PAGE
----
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NASA Cost and Planning Improvement – SpacePolicyOnline.com



Like NASA is trying to gain support for its Artemis Moon-by-2024 program, the government's annual (GAO) assessment of the Agency's programs concludes that costs and schedules "continue to deteriorate". This is largely attributable to the problems with James Webb Space Telescope (JWST) and Space Launch System (SLS) and Orion spacecraft. The average start delay across NASA's major programs represents the largest schedule delay since GAO began this series of reports in 2009.

As required by Congress, GAO reports annually on the status of major NASA programs, projects, and activities – those with one life cycle cost of more than $ 250 million. In 2019, it assessed 24 projects in formulation or implementation. They include science, human space, technology, aviation and space networks.

GAO noted that since the May 2018 growth report, "cost growth has risen to 27.6 percent, and the average start delay is about 13 months, the largest schedule delay we have ever reported."

The much delayed JWST much of the growth in costs and schedule. Last year, NASA had to delay JWST's launch from October 2018 to March 2021, adding more than $ 800 million to the cost due to main contractor integration issues, Northrop Grumman. JWST is the follow-up to the Hubble Space Telescope and will study dark energy, dark matter and exoplanets.

NASA's major new rocket, Space Launch System and the Orion crew spacecraft that will launch aboard to send astronauts beyond low Earth circuits are also important contributors to GAO's gloomy assessment.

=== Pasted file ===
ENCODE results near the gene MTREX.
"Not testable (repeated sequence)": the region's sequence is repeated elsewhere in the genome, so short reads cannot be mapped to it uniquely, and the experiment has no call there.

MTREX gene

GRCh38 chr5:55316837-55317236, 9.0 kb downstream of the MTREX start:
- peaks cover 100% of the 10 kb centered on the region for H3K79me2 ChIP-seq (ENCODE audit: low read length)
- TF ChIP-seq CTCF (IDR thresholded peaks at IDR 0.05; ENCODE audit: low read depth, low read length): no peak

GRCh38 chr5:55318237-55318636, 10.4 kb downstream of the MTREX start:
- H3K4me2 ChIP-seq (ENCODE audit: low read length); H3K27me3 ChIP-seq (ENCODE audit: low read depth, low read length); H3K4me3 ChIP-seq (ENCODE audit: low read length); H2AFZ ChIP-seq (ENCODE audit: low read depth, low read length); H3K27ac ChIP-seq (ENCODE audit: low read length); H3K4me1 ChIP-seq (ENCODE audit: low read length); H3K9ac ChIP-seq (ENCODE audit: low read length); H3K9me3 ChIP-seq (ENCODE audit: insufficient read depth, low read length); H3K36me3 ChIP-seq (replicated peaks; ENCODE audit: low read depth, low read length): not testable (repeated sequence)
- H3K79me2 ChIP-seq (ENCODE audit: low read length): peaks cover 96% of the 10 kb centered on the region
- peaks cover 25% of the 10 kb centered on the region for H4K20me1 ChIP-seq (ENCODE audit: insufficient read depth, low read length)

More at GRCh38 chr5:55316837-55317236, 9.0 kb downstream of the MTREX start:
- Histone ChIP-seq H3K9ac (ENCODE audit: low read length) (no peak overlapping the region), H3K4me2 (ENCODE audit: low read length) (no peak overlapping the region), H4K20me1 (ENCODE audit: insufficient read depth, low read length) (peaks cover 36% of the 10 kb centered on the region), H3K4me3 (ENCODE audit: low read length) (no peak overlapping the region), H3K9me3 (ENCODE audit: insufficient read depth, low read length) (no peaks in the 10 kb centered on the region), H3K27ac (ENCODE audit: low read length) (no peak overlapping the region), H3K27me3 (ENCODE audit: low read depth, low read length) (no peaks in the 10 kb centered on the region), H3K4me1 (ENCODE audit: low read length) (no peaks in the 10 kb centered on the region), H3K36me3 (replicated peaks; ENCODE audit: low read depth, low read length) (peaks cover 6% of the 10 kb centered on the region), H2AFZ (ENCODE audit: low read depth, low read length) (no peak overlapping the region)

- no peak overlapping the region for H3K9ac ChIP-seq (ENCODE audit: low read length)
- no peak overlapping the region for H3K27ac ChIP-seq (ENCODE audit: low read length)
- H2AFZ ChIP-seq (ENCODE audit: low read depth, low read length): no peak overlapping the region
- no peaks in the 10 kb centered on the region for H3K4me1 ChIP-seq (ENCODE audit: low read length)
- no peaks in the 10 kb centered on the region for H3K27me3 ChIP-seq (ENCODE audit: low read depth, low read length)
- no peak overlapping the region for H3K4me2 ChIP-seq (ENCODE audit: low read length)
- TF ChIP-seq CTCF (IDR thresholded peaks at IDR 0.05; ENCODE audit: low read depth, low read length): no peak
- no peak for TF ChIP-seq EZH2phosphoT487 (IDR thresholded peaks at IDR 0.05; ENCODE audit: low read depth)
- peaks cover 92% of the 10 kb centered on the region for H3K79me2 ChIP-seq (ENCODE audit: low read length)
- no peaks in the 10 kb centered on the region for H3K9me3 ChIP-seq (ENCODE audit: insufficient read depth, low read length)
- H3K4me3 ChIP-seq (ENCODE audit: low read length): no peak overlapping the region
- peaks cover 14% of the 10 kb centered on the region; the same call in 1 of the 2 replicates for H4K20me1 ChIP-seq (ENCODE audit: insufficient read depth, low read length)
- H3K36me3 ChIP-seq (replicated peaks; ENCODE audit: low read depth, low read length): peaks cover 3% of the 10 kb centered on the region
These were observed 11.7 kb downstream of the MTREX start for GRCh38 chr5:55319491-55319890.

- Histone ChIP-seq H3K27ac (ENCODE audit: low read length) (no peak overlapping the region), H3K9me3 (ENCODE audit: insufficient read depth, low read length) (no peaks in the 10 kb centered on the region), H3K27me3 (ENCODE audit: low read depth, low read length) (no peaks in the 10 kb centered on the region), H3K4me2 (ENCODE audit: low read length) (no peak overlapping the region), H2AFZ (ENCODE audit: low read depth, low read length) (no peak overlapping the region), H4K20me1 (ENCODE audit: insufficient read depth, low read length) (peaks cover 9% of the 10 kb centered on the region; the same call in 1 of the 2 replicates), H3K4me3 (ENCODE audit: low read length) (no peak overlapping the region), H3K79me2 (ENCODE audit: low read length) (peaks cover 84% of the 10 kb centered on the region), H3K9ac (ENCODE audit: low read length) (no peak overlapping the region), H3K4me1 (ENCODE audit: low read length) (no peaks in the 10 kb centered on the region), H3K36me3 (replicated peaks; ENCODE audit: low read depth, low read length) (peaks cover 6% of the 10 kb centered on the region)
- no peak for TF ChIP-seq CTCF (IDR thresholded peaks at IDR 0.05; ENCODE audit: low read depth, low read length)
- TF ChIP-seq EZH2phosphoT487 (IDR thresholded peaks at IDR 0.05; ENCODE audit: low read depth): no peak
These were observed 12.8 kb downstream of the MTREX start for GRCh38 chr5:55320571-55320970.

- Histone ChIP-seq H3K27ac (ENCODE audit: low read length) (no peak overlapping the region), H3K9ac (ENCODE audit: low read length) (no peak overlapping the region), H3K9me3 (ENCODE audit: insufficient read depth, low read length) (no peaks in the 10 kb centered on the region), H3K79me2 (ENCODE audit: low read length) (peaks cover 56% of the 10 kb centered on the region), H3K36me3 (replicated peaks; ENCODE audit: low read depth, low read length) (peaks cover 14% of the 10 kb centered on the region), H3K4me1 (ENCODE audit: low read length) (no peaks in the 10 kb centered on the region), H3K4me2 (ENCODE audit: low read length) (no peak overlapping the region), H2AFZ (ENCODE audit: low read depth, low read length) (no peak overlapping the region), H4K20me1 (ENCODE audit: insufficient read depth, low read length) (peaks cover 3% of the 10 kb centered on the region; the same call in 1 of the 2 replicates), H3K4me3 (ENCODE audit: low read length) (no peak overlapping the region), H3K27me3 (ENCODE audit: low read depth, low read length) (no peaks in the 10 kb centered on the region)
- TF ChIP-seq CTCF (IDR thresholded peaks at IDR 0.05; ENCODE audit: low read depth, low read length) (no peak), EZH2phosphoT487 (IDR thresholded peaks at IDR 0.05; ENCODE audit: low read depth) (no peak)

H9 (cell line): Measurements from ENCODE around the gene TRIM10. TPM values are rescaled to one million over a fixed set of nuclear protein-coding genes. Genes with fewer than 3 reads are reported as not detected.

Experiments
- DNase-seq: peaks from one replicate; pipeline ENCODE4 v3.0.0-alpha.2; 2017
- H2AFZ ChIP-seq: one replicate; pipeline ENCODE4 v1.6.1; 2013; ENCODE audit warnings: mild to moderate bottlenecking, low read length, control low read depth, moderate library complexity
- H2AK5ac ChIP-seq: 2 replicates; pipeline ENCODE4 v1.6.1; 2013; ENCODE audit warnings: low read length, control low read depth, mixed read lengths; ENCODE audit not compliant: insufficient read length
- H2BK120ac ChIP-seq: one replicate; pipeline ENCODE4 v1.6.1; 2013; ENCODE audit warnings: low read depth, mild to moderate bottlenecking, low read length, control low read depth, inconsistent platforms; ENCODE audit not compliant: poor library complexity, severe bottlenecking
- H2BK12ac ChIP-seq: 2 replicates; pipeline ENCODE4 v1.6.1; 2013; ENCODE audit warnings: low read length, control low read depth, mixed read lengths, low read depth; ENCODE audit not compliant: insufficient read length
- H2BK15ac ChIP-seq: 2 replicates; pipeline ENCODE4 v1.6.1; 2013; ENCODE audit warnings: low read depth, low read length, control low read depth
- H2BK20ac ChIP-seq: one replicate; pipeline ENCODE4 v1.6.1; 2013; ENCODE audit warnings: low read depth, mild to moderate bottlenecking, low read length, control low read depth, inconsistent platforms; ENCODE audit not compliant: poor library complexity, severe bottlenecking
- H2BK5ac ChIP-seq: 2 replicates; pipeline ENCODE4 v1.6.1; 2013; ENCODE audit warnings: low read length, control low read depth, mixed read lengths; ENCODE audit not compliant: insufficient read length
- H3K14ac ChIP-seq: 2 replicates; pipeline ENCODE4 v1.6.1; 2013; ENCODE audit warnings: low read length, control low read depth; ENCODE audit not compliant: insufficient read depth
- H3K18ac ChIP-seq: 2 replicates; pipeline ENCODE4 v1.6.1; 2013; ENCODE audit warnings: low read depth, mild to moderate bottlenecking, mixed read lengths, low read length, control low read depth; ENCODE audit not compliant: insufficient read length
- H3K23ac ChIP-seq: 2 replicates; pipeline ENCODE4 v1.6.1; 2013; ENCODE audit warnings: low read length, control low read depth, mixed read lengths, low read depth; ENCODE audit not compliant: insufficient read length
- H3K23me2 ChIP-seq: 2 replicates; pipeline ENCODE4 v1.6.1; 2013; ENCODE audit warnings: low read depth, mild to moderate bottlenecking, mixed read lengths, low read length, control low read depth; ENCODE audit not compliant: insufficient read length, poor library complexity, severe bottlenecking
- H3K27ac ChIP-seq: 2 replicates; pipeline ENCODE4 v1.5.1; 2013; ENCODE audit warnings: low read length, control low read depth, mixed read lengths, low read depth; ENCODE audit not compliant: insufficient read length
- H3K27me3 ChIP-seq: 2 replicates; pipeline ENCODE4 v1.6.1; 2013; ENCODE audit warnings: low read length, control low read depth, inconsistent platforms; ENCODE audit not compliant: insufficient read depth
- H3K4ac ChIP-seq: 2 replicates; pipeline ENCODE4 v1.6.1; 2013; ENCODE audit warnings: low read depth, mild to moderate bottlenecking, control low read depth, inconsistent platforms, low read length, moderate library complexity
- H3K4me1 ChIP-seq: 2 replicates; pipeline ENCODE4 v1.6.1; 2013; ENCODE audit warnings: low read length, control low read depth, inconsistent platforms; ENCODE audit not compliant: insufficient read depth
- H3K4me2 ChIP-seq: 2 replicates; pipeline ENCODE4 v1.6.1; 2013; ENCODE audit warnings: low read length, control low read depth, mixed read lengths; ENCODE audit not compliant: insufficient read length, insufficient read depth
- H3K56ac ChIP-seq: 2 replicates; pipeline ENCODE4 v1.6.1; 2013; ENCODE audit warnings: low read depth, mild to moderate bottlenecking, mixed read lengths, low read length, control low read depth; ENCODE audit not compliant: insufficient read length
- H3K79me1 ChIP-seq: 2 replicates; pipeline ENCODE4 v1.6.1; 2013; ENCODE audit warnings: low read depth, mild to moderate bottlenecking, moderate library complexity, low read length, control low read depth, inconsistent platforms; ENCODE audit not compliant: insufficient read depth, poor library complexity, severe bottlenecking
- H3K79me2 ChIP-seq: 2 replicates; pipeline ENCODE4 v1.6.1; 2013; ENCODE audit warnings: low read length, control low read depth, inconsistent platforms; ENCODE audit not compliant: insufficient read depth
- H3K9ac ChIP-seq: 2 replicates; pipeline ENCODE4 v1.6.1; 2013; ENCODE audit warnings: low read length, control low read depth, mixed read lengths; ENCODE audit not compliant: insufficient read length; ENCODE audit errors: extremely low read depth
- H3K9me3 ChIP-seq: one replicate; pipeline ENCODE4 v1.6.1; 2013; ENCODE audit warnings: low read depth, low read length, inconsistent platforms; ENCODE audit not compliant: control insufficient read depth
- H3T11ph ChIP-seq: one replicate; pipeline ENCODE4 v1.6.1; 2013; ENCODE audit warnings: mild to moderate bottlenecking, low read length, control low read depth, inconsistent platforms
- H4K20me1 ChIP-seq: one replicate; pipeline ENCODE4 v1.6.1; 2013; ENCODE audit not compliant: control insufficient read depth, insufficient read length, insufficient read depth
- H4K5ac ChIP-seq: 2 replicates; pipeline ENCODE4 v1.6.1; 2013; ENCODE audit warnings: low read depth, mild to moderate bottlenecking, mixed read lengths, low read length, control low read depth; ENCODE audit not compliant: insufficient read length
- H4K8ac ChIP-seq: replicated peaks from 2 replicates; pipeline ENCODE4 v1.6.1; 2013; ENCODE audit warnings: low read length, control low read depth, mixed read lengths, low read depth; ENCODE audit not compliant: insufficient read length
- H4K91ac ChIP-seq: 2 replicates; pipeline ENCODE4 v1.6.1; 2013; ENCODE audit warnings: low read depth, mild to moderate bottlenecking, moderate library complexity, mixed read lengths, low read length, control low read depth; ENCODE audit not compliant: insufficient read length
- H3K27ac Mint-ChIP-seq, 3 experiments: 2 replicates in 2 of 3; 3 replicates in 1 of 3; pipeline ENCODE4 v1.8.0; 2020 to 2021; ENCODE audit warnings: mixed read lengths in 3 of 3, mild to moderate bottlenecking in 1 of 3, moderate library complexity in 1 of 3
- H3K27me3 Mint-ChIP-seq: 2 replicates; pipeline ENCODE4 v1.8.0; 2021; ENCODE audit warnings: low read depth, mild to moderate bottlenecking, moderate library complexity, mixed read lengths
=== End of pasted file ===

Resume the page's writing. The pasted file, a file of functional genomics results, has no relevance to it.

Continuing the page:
The main SLS contractor Boeing "underestimated both the complexity of the core phase engine's assembly and time and labor". Development costs increased by DKK 1.4 billion. Dollars and schedule fell beyond June 2020.

NASA's updated cost estimate for Orion has an increase of 5.6 percent cost increase due to the delay in the first launch, the contractor's underperformance and NASA-targeted volume increases. That estimate is only through the second Orion launch, Artemis-2, in September 2022. It will be the first Orion to carry a crew. Lockheed Martin is the Orion General Contractor, and the "Orion Contractor's Estimate Shows Additional Cost Growth is Likely", according to GAO.

Three other projects that saw significant cost growth since GAO's recent assessment of these projects was:

  • Space Network Ground Segment Maintenance (SGSS): 167.6 million. $ Rises to cover the period between the original operational emergency survey in September 2019 and the final approval assessment in November 2020
  • Ionospheric Connection Explorer (ICON): 2.2 million. USD due to problems with its Pegasus launch vehicle; and
  • March 2020: $ 37.7 million cost growth due to sample and caching subsystem and SHERLOC instrument issues.

GAO reports positively that Parker Solar Probe costs $ 40 million less than projected.